This suggests changes will be more about implementing work already in the pipeline, but the Liberal Party also made promises in 2013 and 2014 not to change superannuation taxes but then Scott Morrison as Treasurer implemented numerous changes.

So watch this space for the review proposed by Josh Frydenberg, and a revisit of recommendations from both the Productivity and Royal Commissions.

 

Graham Hand is Managing Editor of Cuffelinks.

 

6 Comments
David Williams
June 28, 2019

Whatever we do with super, people are still appallingly under-educated about how the rest of their life (their longevity) could pan out. Any review of super should start with correcting this as a primary objective.

stefy
June 27, 2019

More changes coming. Will it ever end?

Chris
June 27, 2019

Another major inefficiency is the time delay in SGC payments being made to the super funds. These payments, which belong to the worker, are being used to help employers' cashflow - that is not what was intended.

nick
June 26, 2019

Wonder if she took the moral high ground when she worked in the banking and finance industry.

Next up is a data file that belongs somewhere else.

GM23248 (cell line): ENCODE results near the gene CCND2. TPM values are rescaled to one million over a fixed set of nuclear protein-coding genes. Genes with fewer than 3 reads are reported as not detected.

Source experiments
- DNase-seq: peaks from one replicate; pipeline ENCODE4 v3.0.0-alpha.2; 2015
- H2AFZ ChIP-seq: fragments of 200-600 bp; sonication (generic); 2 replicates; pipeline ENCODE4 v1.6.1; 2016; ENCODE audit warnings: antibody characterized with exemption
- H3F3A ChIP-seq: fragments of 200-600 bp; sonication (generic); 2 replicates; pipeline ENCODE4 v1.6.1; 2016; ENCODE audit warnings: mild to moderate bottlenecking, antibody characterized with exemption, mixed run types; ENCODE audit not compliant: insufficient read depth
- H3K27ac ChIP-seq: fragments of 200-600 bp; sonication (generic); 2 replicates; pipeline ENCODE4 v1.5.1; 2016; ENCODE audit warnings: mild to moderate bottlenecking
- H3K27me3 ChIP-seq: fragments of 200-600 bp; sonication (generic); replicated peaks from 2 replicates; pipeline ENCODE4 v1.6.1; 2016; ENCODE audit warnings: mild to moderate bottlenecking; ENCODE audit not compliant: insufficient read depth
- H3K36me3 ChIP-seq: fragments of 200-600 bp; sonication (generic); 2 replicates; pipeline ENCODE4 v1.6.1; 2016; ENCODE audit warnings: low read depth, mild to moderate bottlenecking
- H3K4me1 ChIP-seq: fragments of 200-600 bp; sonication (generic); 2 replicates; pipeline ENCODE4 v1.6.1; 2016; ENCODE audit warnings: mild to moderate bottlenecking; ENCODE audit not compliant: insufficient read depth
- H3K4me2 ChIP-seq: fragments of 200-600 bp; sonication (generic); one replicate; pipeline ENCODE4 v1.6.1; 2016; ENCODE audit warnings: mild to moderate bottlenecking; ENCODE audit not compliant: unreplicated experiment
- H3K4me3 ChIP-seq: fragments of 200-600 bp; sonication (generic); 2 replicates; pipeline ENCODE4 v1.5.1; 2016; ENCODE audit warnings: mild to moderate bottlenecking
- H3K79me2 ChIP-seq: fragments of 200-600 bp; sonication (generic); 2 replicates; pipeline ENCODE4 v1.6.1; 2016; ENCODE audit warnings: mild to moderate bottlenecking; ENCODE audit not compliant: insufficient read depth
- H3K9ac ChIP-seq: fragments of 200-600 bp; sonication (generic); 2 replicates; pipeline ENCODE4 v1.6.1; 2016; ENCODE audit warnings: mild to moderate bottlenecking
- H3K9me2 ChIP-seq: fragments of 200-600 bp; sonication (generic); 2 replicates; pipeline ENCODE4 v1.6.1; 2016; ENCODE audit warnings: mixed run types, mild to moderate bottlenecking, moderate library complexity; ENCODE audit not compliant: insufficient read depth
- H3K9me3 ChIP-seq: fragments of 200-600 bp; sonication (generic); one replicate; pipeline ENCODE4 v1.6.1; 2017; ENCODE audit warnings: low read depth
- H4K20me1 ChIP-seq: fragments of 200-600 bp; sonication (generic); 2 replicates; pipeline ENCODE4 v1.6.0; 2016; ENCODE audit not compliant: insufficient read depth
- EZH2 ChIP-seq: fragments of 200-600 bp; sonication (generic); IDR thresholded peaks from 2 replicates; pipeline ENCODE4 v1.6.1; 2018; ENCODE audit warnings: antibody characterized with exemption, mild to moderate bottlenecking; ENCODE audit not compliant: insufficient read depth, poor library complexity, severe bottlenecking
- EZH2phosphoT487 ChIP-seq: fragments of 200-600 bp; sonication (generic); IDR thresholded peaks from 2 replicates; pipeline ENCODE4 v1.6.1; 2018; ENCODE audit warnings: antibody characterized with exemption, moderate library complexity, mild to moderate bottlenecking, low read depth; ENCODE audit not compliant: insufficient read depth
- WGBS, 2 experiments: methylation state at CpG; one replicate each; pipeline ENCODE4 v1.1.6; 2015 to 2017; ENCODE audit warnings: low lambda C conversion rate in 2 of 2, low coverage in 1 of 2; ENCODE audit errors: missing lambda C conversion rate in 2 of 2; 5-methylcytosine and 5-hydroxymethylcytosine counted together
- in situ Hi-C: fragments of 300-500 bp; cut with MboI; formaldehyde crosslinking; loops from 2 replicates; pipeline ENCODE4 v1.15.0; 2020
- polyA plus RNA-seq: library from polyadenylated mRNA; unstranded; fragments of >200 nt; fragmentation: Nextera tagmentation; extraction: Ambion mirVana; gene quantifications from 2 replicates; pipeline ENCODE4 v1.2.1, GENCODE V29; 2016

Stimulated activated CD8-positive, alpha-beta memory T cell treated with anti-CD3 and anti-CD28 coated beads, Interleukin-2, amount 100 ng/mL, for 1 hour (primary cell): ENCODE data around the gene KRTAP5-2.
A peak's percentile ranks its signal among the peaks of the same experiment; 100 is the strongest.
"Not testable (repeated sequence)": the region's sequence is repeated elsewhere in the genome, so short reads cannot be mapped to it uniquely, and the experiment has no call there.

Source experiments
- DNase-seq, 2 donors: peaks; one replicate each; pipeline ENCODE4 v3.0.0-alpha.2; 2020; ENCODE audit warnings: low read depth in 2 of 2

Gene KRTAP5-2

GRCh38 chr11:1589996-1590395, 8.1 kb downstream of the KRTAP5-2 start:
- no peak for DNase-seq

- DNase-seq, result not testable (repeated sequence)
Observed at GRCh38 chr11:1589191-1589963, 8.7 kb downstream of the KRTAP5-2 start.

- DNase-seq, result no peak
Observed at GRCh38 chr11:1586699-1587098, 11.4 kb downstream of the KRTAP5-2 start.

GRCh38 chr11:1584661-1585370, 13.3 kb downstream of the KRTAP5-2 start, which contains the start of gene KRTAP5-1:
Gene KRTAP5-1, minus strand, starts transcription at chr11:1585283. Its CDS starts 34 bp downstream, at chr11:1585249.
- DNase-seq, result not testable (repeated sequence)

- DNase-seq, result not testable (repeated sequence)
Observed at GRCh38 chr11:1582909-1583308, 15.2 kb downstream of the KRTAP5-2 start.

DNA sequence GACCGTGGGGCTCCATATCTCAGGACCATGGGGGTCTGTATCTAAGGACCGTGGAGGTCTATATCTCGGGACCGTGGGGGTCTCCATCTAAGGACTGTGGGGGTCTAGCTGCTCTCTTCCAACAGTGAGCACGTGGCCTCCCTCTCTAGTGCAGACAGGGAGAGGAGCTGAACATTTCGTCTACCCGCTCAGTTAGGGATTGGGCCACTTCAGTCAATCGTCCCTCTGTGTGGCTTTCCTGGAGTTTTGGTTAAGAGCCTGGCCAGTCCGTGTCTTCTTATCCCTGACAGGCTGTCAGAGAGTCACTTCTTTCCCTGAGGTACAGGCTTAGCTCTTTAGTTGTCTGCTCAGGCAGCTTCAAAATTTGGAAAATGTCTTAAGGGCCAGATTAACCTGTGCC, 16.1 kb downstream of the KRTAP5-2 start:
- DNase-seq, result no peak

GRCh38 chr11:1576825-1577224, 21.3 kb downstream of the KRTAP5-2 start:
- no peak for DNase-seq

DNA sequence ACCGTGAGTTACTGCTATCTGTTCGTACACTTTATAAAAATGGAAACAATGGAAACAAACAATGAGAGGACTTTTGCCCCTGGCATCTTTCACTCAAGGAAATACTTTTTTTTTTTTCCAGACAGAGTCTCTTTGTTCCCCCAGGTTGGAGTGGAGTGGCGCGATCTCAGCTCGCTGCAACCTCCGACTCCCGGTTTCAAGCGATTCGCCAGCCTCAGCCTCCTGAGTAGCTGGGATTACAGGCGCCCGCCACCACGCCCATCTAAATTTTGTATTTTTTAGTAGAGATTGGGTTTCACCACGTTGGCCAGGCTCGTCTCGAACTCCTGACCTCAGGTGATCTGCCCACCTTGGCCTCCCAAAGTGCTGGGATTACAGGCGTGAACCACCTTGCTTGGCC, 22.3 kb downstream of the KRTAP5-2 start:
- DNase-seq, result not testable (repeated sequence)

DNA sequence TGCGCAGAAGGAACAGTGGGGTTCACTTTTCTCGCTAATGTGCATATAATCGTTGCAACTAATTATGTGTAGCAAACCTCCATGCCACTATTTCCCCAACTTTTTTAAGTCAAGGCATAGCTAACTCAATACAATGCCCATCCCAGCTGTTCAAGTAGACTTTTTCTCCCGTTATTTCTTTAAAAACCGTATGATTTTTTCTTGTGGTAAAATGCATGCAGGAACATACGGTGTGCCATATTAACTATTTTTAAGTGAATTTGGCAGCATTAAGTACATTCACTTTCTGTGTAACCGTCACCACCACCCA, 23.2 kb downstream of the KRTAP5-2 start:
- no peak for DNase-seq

Warren Bird
June 27, 2019

Give it a break!

For goodness sake, is everyone who has ever worked in banking and finance now automatically under a moral cloud because of the sins of a small portion of the industry? As serious as those sins were, the vast majority of their colleagues were/are appalled and disgusted by the things that were done; the vast majority just got on with doing a good job, looking after customers; the vast majority do not deserve such slurs.

I do not know Ms Hume personally, but I suspect she of all former bankers is not deserving of a such a slur. Not mentioned in the intro was her nearly 5 years as a Director of the Royal Children's Hospital in Melbourne.